The Synovate Mail Monitor released new figures showing a drastic reduction in credit card mail volume in 2008 — down 27% from 2007. 3.8 billion offers of credit were mailed out to American households in 2008, compared with 5.2 billion the previous year. Interestingly, they compare the level of credit card mailings to the Dow Jones Industrial averages since 1991 (the chart below shows just how close the correlation is).
It’s not really a surprise that fewer credit card offers are being delivered to our mailboxes these days. Banks are trying to reel in the amount of credit they extend, not offer us more of it. They just don’t trust us much anymore, at first perhaps because we were irresponsible borrowers. Now, with so many out of work and operating on reduced household incomes, we’re relying on credit just to make ends meet. Sending fewer credit offers is one way banks are trying to extricate themselves from our unfortunate situation. The last thing the banks want or need are more borrowers making credit card charges they can’t really afford to pay back.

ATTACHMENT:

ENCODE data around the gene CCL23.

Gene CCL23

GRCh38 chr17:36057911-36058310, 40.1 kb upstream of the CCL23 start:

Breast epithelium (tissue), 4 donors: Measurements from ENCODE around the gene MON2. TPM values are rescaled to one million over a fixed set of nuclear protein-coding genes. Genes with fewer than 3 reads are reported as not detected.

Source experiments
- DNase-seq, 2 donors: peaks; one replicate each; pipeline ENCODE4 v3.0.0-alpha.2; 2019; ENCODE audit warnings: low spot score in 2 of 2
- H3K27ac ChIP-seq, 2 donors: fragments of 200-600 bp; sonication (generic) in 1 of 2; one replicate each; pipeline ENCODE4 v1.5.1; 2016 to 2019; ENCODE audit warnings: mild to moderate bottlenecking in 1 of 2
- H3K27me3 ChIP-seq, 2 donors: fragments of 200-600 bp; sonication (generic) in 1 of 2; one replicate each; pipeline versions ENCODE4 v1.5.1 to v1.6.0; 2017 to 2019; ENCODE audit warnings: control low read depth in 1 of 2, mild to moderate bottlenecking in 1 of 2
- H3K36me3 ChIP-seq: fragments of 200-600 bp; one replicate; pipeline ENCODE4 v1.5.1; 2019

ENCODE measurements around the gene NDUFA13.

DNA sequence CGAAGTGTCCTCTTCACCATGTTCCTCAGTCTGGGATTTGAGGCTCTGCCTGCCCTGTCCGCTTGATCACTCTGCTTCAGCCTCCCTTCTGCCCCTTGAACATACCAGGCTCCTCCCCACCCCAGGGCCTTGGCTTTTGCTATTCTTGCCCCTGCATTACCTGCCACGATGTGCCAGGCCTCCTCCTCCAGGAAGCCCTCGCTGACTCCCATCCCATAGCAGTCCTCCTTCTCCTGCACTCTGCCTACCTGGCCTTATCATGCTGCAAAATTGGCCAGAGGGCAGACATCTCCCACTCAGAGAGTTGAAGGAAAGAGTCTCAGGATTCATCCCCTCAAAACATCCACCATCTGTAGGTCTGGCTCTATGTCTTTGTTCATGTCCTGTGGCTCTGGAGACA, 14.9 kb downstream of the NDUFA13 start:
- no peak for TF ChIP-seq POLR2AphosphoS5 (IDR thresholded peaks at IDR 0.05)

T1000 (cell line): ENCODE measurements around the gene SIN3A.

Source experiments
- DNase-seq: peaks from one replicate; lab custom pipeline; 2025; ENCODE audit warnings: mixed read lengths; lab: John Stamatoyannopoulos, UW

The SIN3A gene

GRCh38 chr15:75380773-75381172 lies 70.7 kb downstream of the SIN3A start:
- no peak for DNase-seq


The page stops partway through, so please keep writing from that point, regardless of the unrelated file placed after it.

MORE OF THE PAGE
Those with poor credit ratings or low income levels aren’t seeing any offers in their mailbox; The majority are going to those with stellar credit, and even those households are receiving fewer mailings.
Only two banks upped their number of offers in 2008: US Bank and Barclay’s. HSBC, Citibank, Chase, and Bank of America have all reduced their mailings by 30% or more.
This is good news for those who were tired of getting unwanted offers in the mail everyday. For anyone still receiving offers they don’t want or need, you have the right under the Fair Credit Reporting Act to get your name off these mailing lists. At www.OptOutPrescreen.com you can choose to be removed from the credit card offer lists for 5 years, or permanently. Conversely, if you’ve previously opted out and regret that decision, OptOutPrescreen lets you opt back in.